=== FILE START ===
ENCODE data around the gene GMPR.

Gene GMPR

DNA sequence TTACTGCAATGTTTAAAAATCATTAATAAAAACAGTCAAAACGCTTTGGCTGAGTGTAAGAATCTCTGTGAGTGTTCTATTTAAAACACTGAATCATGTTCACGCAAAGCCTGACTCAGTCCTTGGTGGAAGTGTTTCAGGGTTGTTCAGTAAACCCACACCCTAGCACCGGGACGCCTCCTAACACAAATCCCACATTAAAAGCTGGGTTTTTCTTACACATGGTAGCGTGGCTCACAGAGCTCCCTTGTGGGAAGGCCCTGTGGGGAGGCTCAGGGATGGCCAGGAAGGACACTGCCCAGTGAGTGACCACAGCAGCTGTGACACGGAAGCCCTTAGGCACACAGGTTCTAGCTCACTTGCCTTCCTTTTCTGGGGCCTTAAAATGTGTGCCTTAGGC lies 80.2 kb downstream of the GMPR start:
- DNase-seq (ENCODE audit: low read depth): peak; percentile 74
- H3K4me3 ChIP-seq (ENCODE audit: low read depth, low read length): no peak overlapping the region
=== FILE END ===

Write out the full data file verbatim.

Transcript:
ENCODE data around the gene GMPR.

Gene GMPR

DNA sequence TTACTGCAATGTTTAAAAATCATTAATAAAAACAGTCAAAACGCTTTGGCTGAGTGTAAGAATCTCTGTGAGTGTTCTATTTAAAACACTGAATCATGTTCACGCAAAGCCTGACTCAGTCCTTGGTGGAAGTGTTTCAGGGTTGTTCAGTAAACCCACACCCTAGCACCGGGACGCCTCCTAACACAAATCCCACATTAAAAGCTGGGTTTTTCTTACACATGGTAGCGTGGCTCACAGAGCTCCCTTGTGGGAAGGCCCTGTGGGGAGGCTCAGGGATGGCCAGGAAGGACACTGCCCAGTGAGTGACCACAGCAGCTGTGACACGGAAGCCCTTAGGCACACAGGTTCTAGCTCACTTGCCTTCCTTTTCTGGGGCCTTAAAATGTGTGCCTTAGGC lies 80.2 kb downstream of the GMPR start:
- DNase-seq (ENCODE audit: low read depth): peak; percentile 74
- H3K4me3 ChIP-seq (ENCODE audit: low read depth, low read length): no peak overlapping the region